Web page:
1. Beer careerism - too right. There are certainly beer bloggers out there who remind you of Yosser out of Boys from the Black Stuff and his "Gizza job".

    2. Thankfully, no brewery or drinks publication in their right mind would offer me a job. I'd ruin their businesses by pissing off all their customers on Twitter.

  2. I feel very 'in between' too, although at 54 I'm in the old farts' age group! I've been a real ale drinker & CAMRA supporter for getting on for 40 years, but I only joined in 2011 - which is also around the time I finally started enjoying pale hoppy beers (after drinking them for several years, because it was all my local served). So I've been an enthusiast for either 40 years (Old Fart) or four (Craft Kid), depending how you look at it. I'm convinced that cask beer is better than the same beer on keg most of the time (Old Fart) but I keep trying the keg stuff, some of which I admit is really good (Craft Kid). And I run most of my social and professional life on the Tinternet... just like I did in 1996. You young people probably don't remember 1996. John Major, he was nice. Ooh, I could tell you some stories.

  3. "they don't drink beer most of them. They taste it."

    Very true, and you get the impression that some of them don't really get why ordinary people do drink beer. It's rather like in the old days (but far less so now) when you would find hi-fi buffs who would go on at great length about how their equipment rendered various sounds, but completely fail to demonstrate any emotional connection with the music.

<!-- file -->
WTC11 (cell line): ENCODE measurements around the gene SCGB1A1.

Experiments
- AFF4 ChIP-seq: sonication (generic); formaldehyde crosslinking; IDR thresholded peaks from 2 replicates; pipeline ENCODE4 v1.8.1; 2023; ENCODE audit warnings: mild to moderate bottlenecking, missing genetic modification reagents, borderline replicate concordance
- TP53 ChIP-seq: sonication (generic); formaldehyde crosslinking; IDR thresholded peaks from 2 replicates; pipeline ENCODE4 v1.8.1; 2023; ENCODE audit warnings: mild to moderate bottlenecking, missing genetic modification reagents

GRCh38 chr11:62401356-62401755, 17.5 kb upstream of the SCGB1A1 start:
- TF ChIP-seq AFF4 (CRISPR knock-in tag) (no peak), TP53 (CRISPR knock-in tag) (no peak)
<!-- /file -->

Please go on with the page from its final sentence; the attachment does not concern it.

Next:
In many spheres you will find a dearth of people in the 30-50 age group, as during that period they're more preoccupied with careers, kids and houses. There are under-30s who still have youthful enthusiasm, and the over-50s who are able to become more reflective and also possibly have more time on their hands.

    It's interesting though, that as far as I'm aware there's nowhere in the blogosphere that you find the kind of doctrinaire "cask=good, keg=evil" views that often crop up in the letters page of What's Brewing.

  4. "But then, they don't drink beer most of them. They taste it."

    Weird, every time I go to a craft beer type place I see loads of liquid disappearing down throats. Very few spittoons. Am I going to the wrong places?

  5. Taking the mick out of both stereotypes and justifying your own detachment from both. Neatly done.

  6. "It's interesting though, that as far as I'm aware there's nowhere in the blogosphere that you find the kind of doctrinaire "cask=good, keg=evil" views that often crop up in the letters page of What's Brewing."

    Facebook is where it's at for that sort of thing.

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  8. Just as there is no substitute for drinking beers and learning which are good and which are not, you also have to learn which bloggers are worth paying attention to, and which are just freebie blaggers and/or clueless fanboys. It’s not really a generation gap, except inasmuch as age sometimes brings some people a little self-awareness. We could all do with learning to be more humble.